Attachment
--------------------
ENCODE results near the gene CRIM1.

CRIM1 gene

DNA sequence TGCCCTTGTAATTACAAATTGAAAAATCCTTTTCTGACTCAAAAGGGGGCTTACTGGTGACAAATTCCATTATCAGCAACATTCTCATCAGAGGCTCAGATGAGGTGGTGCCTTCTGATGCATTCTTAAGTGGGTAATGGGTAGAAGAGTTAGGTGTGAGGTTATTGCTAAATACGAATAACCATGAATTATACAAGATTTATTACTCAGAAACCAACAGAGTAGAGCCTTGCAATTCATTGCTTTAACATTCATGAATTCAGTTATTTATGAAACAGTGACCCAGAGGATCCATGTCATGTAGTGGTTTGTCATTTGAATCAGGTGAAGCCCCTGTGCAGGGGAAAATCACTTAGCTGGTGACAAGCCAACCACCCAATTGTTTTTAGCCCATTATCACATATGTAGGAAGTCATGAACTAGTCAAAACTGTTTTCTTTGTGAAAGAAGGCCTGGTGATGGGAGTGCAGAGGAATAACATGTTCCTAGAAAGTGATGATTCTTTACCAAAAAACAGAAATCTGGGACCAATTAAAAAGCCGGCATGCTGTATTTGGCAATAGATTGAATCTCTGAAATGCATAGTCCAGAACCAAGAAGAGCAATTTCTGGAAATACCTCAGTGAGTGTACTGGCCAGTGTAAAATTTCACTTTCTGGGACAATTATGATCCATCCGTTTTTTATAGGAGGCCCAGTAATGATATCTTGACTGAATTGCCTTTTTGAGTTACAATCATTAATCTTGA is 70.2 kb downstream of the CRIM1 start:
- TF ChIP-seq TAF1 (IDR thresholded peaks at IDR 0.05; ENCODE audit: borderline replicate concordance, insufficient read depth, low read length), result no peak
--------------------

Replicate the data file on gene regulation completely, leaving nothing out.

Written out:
ENCODE results near the gene CRIM1.

CRIM1 gene

DNA sequence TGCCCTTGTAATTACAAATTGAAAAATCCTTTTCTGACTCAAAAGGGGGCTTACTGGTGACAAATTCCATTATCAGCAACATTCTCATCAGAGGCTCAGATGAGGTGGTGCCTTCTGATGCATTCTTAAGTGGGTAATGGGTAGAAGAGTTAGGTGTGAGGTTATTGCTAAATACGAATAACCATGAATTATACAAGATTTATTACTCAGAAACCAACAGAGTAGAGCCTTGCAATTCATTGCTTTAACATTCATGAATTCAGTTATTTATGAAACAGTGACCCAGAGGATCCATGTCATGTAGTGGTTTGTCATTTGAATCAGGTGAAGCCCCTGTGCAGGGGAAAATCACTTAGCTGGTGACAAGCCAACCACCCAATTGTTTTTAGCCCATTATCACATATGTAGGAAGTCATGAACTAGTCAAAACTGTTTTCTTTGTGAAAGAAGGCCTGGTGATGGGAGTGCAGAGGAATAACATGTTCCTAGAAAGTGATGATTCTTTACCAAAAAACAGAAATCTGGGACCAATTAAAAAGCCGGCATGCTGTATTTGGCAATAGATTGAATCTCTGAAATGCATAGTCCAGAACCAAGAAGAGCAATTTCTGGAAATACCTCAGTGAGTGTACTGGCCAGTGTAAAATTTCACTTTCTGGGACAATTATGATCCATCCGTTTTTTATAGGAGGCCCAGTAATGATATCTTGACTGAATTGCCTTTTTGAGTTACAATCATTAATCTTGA is 70.2 kb downstream of the CRIM1 start:
- TF ChIP-seq TAF1 (IDR thresholded peaks at IDR 0.05; ENCODE audit: borderline replicate concordance, insufficient read depth, low read length), result no peak